I have been in an astounding number of places in the last week: four countries on three continents; five airports in five time zones — before returning to NYC on the eighth day.
I tried explaining this to someone but it was met with blank stares.
Are you a spy? he asked me.
No. (And if I were, why would I tell him?)
What do you do for a living, then?
I’m..uhh…I’m the tour manager for an Allman Brothers cover band. We’ve taken off since Gregg Allman did those Heptatis-C drug commercials in the States. Bookings like you wouldn’t believe. Apparently the babyboomer set feels its mortality and connects with bands that cover classic acts.
No, really. What do you do for a living?
I work in…international affairs.
It wasn’t a lie, per se, but it wasn’t the truth either. Jetlag had made me coy.
It all sounds very sexy: the people, the places; passport control. It’s less attractive than you might think. The constant motion is exhilarating, but the time changes are dizzying; smelling like an airport gets old. Buying/packing all of your toiletries in miniature is expensive, tedious. Conning the dark-haired salesgirl at BlueMercury (who you thought looked better as a blonde) into giving you yet another stack of sample Bumble & Bumble packets proves to be a challenge.
You lose things. You never have the right plugs. You stop using cash because that you are now carrying dollars, pounds, Australian dollars (accidentally) and Euros at once carries high potential for you to come off as an asshole.
You fail to connect.
So, in my disconnected Monday state — nearly deaf from the roar of too many long-haul flights and loud music over bad headphones — I was to meet some friends for drinks in London.
Between another European city, the airport, and the bar, I’d stopped in the office. On my way out, I snagged a fortune cookie that had been saved for me:
(The London fortune cookie prophet struck again, albeit in a rather banal manner.)
At the appointed time, I crumpled myself into a banquette in the back of my hotel’s lobby bar. My black sheath dress shrouded my shredded stockings; my Very Serious Spectacles shaded the lines on my tired eyes.
Is this my life? Will it always be? Is life so black and white that I will have to make a choice between loving this and loving someone?
My thoughts were interrupted by The Englishman joining me. We were to be accompanied shortly by R and PG. As the story goes, the day I met The Englishman, I was startled by his familiar looks – it was as if I knew him without knowing him at all. My turning away in shock at our first meeting hadn’t gone unobserved. Time had passed; we’d laughed about it; but our every connection was still jolted by that burst of strange recognition: fancy meeting you here.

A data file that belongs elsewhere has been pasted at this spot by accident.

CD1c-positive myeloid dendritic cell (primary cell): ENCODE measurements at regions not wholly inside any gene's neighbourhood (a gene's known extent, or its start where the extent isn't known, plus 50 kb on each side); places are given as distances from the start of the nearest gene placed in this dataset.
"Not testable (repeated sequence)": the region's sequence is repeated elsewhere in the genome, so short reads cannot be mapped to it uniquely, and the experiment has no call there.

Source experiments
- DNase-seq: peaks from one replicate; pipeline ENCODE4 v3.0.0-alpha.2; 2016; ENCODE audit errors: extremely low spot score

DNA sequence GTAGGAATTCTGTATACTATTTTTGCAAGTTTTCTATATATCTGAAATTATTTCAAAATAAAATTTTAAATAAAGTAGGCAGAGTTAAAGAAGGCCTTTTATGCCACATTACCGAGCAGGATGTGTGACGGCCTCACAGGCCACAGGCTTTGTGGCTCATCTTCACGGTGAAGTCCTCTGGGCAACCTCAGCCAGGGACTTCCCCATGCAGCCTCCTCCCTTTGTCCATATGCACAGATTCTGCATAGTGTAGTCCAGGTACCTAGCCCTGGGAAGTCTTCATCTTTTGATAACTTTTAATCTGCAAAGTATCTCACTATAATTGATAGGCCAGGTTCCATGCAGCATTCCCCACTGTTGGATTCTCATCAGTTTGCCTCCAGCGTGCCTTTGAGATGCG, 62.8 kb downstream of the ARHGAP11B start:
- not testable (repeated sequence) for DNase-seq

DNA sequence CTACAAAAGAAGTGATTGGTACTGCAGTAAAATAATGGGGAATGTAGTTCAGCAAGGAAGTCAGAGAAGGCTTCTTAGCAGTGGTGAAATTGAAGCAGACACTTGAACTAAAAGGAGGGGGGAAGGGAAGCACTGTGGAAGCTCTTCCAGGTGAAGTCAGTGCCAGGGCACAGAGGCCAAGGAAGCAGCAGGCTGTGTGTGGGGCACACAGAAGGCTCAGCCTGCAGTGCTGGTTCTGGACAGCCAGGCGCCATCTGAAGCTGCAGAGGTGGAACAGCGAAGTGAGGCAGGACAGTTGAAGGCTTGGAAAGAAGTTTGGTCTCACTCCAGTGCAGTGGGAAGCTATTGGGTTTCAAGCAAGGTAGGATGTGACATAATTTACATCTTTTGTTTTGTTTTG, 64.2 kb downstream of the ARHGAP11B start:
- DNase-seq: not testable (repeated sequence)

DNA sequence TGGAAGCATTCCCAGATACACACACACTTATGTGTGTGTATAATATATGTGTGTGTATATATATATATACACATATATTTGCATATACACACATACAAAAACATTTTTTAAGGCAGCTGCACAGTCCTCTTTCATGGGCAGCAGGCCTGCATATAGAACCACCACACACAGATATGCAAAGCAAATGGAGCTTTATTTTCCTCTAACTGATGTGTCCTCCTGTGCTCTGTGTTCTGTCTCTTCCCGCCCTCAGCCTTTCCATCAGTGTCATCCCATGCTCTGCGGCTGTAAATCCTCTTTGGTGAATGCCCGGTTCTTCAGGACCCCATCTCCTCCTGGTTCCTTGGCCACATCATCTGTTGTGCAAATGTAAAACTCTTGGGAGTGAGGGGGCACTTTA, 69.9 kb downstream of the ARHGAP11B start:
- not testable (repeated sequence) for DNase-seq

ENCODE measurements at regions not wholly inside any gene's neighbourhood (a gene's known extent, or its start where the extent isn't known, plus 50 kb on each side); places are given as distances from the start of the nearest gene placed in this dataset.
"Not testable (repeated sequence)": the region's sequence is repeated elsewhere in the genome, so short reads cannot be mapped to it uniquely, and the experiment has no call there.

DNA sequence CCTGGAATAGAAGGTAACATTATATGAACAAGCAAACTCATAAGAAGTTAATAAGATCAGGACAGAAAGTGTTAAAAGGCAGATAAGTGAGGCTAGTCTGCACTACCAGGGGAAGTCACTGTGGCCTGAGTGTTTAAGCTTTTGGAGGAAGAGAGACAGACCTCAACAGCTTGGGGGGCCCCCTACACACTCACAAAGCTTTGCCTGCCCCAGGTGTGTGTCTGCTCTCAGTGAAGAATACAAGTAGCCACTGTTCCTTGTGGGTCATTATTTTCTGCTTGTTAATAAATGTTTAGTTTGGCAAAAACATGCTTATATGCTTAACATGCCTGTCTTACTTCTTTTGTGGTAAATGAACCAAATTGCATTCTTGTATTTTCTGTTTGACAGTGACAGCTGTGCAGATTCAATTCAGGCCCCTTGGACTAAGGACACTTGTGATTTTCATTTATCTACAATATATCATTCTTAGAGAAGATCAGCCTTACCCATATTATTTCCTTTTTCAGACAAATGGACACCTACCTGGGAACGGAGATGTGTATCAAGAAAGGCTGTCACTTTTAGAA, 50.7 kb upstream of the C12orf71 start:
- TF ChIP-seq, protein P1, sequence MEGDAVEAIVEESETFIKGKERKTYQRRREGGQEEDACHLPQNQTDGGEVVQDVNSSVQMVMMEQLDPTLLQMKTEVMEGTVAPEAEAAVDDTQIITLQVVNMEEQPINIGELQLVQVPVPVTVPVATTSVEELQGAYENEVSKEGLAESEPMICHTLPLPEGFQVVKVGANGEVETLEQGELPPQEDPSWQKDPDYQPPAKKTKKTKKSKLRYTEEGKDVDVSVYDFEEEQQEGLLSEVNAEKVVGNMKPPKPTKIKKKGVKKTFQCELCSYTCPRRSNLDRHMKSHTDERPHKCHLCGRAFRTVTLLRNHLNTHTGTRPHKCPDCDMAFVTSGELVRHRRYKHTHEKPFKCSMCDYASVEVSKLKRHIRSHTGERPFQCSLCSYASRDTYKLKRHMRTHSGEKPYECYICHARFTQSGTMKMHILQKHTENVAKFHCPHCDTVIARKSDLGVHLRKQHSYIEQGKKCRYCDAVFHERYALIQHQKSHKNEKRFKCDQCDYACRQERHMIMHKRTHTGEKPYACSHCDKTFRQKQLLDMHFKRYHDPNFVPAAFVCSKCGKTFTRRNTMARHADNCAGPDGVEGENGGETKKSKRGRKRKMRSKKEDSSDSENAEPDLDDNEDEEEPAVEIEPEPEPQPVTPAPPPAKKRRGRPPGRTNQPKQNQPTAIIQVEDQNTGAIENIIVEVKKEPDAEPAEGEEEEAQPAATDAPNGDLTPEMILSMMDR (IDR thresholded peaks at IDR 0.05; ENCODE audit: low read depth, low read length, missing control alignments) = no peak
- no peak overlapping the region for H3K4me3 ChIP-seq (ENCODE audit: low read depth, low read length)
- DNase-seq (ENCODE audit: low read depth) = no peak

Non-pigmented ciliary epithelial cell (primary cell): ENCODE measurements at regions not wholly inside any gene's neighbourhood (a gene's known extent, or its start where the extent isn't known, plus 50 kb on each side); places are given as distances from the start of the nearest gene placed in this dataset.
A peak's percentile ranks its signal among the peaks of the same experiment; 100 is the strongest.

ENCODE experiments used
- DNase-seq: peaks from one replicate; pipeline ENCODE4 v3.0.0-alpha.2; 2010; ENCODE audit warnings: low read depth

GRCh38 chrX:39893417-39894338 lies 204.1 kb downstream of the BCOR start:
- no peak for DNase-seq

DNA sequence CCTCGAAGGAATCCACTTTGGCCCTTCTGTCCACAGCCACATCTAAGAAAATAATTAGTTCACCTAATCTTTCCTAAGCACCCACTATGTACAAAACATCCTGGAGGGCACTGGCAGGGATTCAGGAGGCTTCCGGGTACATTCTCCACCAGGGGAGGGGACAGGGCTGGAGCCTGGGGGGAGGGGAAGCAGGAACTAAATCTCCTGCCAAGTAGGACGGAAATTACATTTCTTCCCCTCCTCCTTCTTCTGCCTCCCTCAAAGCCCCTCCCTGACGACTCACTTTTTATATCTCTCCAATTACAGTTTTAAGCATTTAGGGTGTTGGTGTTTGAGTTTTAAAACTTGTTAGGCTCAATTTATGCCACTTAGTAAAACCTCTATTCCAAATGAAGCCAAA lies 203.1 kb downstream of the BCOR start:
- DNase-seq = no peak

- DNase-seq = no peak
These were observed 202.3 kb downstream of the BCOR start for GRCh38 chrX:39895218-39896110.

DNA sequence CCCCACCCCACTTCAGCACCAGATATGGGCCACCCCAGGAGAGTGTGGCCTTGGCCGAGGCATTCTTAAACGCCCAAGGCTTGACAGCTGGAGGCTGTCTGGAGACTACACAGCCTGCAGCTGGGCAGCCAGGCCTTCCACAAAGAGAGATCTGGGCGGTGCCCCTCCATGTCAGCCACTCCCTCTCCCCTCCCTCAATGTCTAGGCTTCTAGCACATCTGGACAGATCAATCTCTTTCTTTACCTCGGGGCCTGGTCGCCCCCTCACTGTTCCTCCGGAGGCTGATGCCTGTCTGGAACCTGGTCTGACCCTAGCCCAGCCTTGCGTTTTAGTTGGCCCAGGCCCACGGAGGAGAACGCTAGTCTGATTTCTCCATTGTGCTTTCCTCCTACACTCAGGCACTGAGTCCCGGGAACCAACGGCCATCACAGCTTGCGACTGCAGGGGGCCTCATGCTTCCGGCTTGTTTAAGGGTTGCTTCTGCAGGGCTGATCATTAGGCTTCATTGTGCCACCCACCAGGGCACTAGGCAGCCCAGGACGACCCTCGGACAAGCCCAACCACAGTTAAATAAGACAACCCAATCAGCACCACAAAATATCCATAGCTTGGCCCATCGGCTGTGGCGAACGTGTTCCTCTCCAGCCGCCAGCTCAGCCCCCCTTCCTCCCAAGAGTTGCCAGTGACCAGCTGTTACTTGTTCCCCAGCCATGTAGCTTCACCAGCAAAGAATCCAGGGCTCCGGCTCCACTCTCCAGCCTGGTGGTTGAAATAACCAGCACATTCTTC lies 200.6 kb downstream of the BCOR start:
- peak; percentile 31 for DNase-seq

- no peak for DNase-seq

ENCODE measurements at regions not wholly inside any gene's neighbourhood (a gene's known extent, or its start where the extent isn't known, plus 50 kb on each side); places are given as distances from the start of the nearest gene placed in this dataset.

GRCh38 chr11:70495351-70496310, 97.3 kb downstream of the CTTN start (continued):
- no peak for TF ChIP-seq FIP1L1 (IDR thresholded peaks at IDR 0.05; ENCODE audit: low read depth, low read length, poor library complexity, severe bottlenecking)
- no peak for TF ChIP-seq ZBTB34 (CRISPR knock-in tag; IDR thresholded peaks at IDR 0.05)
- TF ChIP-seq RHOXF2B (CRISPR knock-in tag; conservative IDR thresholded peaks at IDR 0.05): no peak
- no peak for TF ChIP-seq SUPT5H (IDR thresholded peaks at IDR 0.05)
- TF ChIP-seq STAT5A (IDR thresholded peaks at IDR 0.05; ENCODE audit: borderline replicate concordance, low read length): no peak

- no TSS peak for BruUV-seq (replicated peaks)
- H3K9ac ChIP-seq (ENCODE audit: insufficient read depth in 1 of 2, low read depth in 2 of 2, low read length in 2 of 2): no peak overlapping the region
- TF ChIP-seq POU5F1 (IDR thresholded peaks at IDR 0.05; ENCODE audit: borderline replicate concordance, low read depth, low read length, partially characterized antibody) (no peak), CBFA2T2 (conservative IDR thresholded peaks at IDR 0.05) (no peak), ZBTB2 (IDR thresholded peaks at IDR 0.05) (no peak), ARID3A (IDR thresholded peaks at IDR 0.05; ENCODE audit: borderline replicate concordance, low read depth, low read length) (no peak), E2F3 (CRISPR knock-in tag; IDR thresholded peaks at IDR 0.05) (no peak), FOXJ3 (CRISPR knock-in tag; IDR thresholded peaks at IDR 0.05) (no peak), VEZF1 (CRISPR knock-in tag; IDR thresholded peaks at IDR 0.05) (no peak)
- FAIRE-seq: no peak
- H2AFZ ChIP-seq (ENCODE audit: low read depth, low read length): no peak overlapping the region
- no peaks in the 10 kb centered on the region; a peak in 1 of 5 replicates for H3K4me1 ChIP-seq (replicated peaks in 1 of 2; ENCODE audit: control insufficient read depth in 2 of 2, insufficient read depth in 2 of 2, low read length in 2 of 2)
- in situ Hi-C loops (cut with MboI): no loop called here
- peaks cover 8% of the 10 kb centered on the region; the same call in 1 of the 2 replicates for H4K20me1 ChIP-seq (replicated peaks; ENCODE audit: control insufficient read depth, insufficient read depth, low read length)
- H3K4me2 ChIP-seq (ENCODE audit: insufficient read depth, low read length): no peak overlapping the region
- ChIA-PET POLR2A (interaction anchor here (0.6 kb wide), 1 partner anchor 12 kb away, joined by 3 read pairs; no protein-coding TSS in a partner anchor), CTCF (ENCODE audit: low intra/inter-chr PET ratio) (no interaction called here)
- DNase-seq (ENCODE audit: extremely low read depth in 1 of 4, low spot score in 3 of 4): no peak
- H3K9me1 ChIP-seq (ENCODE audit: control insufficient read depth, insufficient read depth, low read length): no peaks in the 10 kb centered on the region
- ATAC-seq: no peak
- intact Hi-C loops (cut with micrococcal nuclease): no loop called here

We caught up briefly over the things we both knew but hadn’t ever said. This happened; here’s where this now stands.
Are you okay?
The rest of the party arrived, and we sought to obtain food and more drink. I struggled to follow, to separate the English words from the other language I’d been speaking all day, from the thump of the music that was playing too loud.
What are we going to order to eat?
Order one of everything. I’m American, I like things…big? I laughed.
The food came and it was delicious; the company and conversation were better. Our chat crackled under a too-low table, in the din of a nearly-empty bar blasting bass-heavy music.
Close to midnight, we embraced and scattered, having plowed our way through cocktails and onion rings. I retired to a familiar hotel room. There, I thought through the different shades of hotels and lobbies and bars I’d frequented over the many months. How I thought I knew what I wanted when I had checked out of this same place in August, but upon my return in January, I realised the intervening months had disabused me of All That.
We had talked, over our drinks, about love and loss; connection and disconnects; the ways in which we answer to the people we love. It had been a variation on Levi-Strauss, just as I’d been pondering for some time now: is it true that sometimes you have to find the right distance to really get to know one another?
But what is that distance, and how far? Is it measured in nautical miles? Can it be calculated by the things that last and things that don’t; separations that are permanent; ones that are merely fleeting.
And does distance mean choosing? Or does one choose the distance?
Is this my life? Will it always be?
The next day, from my seat on the plane, I exchanged a few messages with friends; Sad to go, be back soon. And I was; would be. But in the leaving, and disconnecting, there was perhaps a bit of relief, too: no one to answer to; no obligations; no committments.
Between the Summer and the New Year, I had been leading an extraordinary life. But there had been moments, too, that made me acutely aware of the magical mundane. I leaned back in my rear-facing seat and wondered when I had started to find taxes interesting; when, in totaling the sum of the scattered parts, the check-ins and the goodnights and the early morning hellos were more dear to me than my Life in Absentia.
But even holding those things dear, I was nothing if not born a ramblin’ woman.